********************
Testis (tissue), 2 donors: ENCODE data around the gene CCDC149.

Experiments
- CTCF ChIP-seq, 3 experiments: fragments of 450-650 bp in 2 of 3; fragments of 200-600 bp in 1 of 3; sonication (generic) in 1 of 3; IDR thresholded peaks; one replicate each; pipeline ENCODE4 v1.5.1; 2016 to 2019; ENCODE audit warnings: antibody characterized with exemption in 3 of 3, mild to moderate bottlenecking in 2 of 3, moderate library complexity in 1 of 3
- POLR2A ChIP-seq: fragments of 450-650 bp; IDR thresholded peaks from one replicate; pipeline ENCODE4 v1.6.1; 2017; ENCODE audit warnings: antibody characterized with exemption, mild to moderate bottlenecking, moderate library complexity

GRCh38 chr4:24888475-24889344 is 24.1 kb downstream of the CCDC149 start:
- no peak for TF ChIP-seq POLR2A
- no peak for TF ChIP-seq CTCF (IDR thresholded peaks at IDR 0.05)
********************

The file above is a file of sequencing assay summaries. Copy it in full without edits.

Testis (tissue), 2 donors: ENCODE data around the gene CCDC149.

Experiments
- CTCF ChIP-seq, 3 experiments: fragments of 450-650 bp in 2 of 3; fragments of 200-600 bp in 1 of 3; sonication (generic) in 1 of 3; IDR thresholded peaks; one replicate each; pipeline ENCODE4 v1.5.1; 2016 to 2019; ENCODE audit warnings: antibody characterized with exemption in 3 of 3, mild to moderate bottlenecking in 2 of 3, moderate library complexity in 1 of 3
- POLR2A ChIP-seq: fragments of 450-650 bp; IDR thresholded peaks from one replicate; pipeline ENCODE4 v1.6.1; 2017; ENCODE audit warnings: antibody characterized with exemption, mild to moderate bottlenecking, moderate library complexity

GRCh38 chr4:24888475-24889344 is 24.1 kb downstream of the CCDC149 start:
- no peak for TF ChIP-seq POLR2A
- no peak for TF ChIP-seq CTCF (IDR thresholded peaks at IDR 0.05)